Transkei (area, 2552 sq. m.) comprises the districts of Fingoland, the Idutywa Reserve and Gcalekaland, this last being named from the Gcaleka nation, who claim to be the senior branch of the Xosa family, the principal royal line of the Kaffir tribes. They still form the chief element of the population, which rose from 136,000 in 1881 to 177,730 in 1904 (1707 whites). Here are some prosperous missionary stations, where the natives are taught agriculture, mechanical industries and a knowledge of letters. The heroic deeds of Hinza, Kreli and other chiefs famous in the wars are still remembered; but witchcraft, rain-making and other pagan practices seem to have died out. Even more advanced in all social respects are the Fingo, who give their name to the district of Fingoland, and also form the bulk of the population in the Idutywa Reserve. They wear European clothes, support their schools by voluntary contributions, edit newspapers, translate English poetry, set their national songs to correct music, and the majority profess Christianity. The industrial institution of Blythswood, about 20 m. N.W. of Butterworth, is a branch of Lovedale (q.v.), and is largely supported by the Fingo.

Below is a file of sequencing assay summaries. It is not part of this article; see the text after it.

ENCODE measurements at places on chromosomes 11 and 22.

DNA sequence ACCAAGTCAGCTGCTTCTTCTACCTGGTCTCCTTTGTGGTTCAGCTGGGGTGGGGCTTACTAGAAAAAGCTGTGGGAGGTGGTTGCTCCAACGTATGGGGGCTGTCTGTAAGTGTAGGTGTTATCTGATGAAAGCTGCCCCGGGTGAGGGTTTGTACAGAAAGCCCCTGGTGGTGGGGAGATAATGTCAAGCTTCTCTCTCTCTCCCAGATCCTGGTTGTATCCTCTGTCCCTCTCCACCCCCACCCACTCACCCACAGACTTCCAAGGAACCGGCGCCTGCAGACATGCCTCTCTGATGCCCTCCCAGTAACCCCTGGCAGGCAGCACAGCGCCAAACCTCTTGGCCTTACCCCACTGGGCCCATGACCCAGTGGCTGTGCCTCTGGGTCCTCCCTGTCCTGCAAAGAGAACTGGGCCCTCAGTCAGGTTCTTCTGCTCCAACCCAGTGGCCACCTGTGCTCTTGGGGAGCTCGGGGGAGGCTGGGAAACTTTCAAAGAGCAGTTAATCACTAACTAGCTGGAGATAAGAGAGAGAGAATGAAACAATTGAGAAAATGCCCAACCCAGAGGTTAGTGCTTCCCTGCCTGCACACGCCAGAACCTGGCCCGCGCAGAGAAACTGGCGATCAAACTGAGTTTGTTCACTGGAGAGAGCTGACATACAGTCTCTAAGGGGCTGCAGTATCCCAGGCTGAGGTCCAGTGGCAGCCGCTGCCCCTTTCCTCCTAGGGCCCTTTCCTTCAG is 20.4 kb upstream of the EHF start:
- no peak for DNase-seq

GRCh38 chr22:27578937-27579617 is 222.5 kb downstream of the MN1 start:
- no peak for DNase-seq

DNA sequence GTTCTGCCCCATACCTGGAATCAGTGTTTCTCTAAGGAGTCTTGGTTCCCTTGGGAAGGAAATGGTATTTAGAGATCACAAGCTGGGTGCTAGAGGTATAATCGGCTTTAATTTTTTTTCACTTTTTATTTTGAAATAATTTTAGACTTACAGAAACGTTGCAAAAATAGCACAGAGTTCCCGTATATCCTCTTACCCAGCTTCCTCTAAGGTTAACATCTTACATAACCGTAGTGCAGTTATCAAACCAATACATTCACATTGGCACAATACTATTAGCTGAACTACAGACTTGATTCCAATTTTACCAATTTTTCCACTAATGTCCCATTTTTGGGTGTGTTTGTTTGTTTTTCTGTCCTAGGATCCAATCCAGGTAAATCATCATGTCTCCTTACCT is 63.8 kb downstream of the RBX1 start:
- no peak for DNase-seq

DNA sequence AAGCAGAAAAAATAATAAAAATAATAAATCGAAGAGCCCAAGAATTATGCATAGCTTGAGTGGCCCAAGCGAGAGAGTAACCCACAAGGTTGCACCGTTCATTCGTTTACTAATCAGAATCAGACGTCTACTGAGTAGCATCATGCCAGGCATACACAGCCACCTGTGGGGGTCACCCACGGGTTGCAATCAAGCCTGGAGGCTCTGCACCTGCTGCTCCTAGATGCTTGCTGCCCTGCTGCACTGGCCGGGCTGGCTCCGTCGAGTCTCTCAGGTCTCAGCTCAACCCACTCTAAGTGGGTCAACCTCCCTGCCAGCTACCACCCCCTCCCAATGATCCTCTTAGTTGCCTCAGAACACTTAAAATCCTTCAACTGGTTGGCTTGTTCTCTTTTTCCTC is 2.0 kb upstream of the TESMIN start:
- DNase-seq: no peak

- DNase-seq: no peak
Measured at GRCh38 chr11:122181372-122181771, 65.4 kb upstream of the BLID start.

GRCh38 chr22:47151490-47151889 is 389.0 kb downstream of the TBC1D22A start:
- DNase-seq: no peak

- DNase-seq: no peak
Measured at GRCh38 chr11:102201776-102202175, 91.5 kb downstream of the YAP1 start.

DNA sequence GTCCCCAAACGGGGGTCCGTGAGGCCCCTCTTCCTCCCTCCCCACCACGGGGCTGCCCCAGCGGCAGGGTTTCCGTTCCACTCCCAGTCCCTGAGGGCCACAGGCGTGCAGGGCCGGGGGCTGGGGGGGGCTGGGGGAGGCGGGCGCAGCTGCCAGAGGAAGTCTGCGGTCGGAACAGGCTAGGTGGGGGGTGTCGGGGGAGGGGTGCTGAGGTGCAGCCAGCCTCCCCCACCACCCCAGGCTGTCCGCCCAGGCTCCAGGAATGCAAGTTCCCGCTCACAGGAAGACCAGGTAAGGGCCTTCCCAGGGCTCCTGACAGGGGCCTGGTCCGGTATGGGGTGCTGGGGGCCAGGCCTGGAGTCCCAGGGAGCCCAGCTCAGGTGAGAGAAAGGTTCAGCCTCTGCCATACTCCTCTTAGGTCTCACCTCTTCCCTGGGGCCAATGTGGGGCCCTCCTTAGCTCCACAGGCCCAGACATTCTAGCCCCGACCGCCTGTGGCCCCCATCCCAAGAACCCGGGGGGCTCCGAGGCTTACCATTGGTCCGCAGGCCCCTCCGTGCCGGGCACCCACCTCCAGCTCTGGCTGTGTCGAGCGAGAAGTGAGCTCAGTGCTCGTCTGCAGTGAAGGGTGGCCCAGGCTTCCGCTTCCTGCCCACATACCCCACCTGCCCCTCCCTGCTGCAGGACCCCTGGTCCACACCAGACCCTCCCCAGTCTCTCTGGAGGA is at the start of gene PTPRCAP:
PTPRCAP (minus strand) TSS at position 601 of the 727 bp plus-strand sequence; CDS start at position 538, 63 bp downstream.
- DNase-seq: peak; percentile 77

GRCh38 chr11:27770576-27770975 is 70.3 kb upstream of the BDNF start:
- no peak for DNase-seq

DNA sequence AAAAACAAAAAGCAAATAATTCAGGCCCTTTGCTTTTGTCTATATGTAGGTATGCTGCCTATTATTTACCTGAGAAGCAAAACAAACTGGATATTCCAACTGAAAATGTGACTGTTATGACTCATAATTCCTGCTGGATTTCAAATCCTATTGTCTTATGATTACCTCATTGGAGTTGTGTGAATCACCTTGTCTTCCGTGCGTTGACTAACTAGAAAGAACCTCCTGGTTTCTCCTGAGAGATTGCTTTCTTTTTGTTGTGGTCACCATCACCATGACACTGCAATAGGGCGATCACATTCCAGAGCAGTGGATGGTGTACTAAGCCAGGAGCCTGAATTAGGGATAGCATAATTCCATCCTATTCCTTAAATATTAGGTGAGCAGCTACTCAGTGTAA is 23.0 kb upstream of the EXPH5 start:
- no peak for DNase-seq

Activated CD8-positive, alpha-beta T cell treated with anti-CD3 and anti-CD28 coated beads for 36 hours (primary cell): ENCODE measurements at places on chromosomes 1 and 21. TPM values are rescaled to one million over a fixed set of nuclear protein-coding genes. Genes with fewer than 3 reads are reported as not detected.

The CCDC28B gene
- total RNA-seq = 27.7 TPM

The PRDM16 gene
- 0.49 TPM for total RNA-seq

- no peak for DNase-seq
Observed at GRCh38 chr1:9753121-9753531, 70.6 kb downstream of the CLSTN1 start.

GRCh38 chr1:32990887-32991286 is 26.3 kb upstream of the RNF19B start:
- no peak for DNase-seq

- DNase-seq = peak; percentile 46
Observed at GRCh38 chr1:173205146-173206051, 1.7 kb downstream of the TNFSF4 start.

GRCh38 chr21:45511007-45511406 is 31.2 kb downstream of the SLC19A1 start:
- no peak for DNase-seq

Pondoland (area, 4040 sq. m.; pop. (1904), 202,757 (including 1113 whites), an estimated increase of 36,000 since 1891) is bounded E. by the sea, N. by Natal, W. by Griqualand East, by S. and Tembuland. In Pondoland the primitive organization of the natives has been little altered and the influence of the chiefs is very great. Land is held almost wholly in tribal tenure, though a number of whites possess farms acquired before the annexation of the country. The Pondo have shown some appreciation of the benefits of education.
See G. McCall Theal’s History of South Africa and other works cited under Cape Colony; also The Native or Transkeian Territories, by C. C. Henkel (Hamburg, 1903), a useful handbook by an ex-official in the Transkeian Territories.